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Peugeot family loosens control of carmaker

The Peugeot family will give up one-fifth of its voting stake in Peugeot Citroen to fund the French carmaker’s alliance with General Motors, but it will still remain the company’s largest shareholder.
Peugeot family loosens control of carmaker
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The Peugeot family will give up one-fifth of its voting stake in Peugeot Citroen to fund the French carmaker’s alliance with General Motors, but it will still remain the company’s largest shareholder.

That’s according to a statement issued on 6 March by the Paris-based group, which gave details of the agreement with GM.

In the statement, Peugeot, headed by family member Thierry Peugeot, said it wants to raise €1 billion by issuing new shares between 8 and 21 March.

The company’s current investors will have the right to buy 16 shares for every 31 they already own.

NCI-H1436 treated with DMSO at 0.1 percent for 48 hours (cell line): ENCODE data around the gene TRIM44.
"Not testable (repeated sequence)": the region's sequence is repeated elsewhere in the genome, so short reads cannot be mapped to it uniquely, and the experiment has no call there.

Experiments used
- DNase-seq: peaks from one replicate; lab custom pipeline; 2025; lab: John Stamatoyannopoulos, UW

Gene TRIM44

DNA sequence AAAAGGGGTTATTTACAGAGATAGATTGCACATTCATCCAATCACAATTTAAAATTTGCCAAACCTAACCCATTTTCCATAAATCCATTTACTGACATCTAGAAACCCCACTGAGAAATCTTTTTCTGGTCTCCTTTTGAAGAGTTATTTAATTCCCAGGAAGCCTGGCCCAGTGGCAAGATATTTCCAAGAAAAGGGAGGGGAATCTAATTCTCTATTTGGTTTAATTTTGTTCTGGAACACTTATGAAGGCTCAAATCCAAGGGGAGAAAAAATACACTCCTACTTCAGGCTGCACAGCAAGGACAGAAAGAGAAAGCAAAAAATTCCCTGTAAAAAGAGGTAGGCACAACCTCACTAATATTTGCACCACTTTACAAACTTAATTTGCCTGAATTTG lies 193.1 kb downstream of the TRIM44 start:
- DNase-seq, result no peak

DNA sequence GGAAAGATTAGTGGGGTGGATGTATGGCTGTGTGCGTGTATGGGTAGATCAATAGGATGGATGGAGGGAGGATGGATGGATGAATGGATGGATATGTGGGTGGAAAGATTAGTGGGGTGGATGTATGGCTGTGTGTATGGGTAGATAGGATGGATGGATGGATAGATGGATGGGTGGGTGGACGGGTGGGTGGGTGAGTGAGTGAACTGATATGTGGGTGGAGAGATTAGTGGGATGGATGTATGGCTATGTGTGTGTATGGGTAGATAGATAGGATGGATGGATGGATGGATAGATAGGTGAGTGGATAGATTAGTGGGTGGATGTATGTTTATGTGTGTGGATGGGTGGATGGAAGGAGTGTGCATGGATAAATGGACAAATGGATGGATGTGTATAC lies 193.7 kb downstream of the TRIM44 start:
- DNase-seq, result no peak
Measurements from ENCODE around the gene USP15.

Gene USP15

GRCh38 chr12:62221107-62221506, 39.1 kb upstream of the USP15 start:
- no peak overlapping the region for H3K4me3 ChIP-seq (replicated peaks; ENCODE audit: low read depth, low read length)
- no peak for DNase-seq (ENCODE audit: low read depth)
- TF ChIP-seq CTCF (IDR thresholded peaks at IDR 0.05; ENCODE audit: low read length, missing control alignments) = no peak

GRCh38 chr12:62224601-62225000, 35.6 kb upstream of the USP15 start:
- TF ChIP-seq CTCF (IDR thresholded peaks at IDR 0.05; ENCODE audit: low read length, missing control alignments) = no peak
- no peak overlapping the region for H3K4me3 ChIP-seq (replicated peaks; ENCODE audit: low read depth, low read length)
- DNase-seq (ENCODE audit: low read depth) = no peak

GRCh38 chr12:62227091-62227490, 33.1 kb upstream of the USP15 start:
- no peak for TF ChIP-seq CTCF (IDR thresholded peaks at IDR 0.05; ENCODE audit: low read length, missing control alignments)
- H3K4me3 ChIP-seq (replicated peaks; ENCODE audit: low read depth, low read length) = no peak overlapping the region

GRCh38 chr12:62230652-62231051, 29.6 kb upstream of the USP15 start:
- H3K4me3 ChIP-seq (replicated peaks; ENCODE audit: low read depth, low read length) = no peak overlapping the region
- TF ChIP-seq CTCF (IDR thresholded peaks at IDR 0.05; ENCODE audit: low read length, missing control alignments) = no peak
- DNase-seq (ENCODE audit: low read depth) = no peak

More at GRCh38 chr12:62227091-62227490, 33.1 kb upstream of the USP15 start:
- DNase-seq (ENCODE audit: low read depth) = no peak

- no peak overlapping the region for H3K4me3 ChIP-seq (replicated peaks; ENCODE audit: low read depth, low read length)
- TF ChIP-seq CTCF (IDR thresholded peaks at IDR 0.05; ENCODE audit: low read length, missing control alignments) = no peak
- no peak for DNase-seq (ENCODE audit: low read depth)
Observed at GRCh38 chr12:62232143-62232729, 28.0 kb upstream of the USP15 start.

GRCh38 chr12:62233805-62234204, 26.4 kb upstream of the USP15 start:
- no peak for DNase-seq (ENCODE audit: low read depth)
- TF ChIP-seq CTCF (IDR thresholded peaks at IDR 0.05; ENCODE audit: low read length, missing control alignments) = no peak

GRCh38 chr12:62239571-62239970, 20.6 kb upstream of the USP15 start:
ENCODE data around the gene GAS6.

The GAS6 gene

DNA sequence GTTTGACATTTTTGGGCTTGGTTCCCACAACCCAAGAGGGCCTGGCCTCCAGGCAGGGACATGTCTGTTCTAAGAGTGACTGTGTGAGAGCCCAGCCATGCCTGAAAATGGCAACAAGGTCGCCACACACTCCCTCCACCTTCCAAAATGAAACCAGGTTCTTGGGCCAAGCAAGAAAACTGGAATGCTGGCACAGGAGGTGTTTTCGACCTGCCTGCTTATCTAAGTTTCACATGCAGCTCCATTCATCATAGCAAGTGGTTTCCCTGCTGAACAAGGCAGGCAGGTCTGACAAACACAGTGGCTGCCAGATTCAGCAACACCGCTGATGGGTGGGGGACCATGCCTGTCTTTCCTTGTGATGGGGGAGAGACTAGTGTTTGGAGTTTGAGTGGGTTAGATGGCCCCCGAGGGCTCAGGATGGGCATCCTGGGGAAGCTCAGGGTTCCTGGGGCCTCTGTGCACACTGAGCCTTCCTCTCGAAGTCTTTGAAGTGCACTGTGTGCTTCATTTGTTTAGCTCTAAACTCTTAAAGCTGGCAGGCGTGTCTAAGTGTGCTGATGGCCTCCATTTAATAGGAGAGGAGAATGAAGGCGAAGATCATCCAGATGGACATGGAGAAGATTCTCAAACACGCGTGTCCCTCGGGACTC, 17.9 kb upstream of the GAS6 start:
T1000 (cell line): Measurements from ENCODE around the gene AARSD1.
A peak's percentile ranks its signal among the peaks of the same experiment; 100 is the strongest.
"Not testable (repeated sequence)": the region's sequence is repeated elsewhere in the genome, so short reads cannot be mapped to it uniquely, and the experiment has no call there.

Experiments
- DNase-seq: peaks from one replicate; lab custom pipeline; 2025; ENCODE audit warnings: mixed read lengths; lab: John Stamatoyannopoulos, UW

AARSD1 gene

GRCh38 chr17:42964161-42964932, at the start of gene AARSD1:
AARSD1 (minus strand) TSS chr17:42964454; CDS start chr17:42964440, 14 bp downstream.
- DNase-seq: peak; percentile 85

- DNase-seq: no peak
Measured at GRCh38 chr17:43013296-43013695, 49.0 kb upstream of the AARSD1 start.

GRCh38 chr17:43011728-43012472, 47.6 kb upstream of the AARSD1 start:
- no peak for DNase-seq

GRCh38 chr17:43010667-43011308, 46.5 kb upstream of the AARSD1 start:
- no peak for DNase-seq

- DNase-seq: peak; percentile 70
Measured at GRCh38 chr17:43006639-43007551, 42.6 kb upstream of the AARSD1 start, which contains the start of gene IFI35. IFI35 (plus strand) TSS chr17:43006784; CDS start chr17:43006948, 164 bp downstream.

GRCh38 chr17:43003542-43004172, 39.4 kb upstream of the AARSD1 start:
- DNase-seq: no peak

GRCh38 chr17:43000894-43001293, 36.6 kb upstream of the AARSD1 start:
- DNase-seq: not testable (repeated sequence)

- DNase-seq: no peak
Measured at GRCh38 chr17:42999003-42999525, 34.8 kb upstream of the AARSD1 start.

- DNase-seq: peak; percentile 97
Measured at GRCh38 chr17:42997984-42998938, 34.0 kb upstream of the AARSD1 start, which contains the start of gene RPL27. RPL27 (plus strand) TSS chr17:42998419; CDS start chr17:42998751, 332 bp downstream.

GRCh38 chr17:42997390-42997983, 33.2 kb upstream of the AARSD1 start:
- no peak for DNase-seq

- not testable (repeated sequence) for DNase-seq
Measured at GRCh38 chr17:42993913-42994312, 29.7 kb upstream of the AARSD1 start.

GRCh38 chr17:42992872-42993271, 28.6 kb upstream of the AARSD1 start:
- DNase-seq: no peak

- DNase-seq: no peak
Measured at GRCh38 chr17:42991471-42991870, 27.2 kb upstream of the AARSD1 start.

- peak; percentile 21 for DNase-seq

However, the founding Peugeot family will only acquire 14.05% of these new shares – fewer than a half of what it is entitled to. Its remaining entitlement will be used by the US automaker, which will acquire 16.92% of the new capital for €304 million.

As a result of the capital increase, the family will see its stake reduced to 25.2% of the group’s equity and 37.9% of the voting rights.

The Peugeots currently control 30.9% of the capital and 48% of the voting rights, a spokeswoman for Peugeot told CampdenFB on 29 February, although according to the statement the family owns 31.03% of the equity and 48.36% of the voting rights.

It controls the firm, which is Europe’s second-largest carmaker by volume with 3.5 million vehicles sold in 2011, through holding companies Societe Fonciere Financiere et de Participations and Etablissements Peugeot Freres.

Despite the ownership reduction, the Peugeots will remain the company’s largest shareholder, while GM will be the second-biggest investor, controlling a 7% equity stake and about 6% of the voting rights.

The alliance between the two automakers, which was signed last week, will see them share vehicle infrastructure and components to reduce costs.

It comes after Peugeot, which traces its roots to a small bicycles and tricycles business founded by Armand Peugeot at the end of the 19th century, reported a huge drop in profits for 2011 – net profit fell by almost 50% to €588 million. 

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